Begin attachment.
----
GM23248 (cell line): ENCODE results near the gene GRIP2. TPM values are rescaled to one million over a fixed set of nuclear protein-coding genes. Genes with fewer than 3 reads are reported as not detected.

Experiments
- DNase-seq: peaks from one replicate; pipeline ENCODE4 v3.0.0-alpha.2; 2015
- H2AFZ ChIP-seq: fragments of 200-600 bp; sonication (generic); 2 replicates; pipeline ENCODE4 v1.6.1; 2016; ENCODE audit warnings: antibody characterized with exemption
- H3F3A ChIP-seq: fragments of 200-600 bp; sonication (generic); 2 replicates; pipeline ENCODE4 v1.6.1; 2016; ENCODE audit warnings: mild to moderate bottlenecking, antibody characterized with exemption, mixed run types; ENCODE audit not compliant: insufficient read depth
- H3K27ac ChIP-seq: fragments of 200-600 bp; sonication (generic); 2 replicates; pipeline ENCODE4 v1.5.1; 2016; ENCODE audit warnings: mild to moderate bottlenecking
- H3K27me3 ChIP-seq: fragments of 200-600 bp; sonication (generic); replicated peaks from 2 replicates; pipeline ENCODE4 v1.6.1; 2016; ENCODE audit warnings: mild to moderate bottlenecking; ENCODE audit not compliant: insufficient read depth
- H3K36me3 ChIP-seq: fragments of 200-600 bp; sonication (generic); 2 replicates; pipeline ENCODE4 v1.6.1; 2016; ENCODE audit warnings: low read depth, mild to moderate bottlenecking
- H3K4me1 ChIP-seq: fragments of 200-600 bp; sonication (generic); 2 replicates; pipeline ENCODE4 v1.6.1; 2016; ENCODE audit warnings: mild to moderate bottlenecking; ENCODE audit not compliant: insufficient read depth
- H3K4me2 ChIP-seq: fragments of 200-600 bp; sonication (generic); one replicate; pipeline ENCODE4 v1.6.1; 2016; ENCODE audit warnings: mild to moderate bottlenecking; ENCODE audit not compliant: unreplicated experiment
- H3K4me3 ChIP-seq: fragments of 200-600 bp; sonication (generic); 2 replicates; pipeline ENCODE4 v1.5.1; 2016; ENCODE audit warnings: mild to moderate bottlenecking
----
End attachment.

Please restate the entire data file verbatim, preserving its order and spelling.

GM23248 (cell line): ENCODE results near the gene GRIP2. TPM values are rescaled to one million over a fixed set of nuclear protein-coding genes. Genes with fewer than 3 reads are reported as not detected.

Experiments
- DNase-seq: peaks from one replicate; pipeline ENCODE4 v3.0.0-alpha.2; 2015
- H2AFZ ChIP-seq: fragments of 200-600 bp; sonication (generic); 2 replicates; pipeline ENCODE4 v1.6.1; 2016; ENCODE audit warnings: antibody characterized with exemption
- H3F3A ChIP-seq: fragments of 200-600 bp; sonication (generic); 2 replicates; pipeline ENCODE4 v1.6.1; 2016; ENCODE audit warnings: mild to moderate bottlenecking, antibody characterized with exemption, mixed run types; ENCODE audit not compliant: insufficient read depth
- H3K27ac ChIP-seq: fragments of 200-600 bp; sonication (generic); 2 replicates; pipeline ENCODE4 v1.5.1; 2016; ENCODE audit warnings: mild to moderate bottlenecking
- H3K27me3 ChIP-seq: fragments of 200-600 bp; sonication (generic); replicated peaks from 2 replicates; pipeline ENCODE4 v1.6.1; 2016; ENCODE audit warnings: mild to moderate bottlenecking; ENCODE audit not compliant: insufficient read depth
- H3K36me3 ChIP-seq: fragments of 200-600 bp; sonication (generic); 2 replicates; pipeline ENCODE4 v1.6.1; 2016; ENCODE audit warnings: low read depth, mild to moderate bottlenecking
- H3K4me1 ChIP-seq: fragments of 200-600 bp; sonication (generic); 2 replicates; pipeline ENCODE4 v1.6.1; 2016; ENCODE audit warnings: mild to moderate bottlenecking; ENCODE audit not compliant: insufficient read depth
- H3K4me2 ChIP-seq: fragments of 200-600 bp; sonication (generic); one replicate; pipeline ENCODE4 v1.6.1; 2016; ENCODE audit warnings: mild to moderate bottlenecking; ENCODE audit not compliant: unreplicated experiment
- H3K4me3 ChIP-seq: fragments of 200-600 bp; sonication (generic); 2 replicates; pipeline ENCODE4 v1.5.1; 2016; ENCODE audit warnings: mild to moderate bottlenecking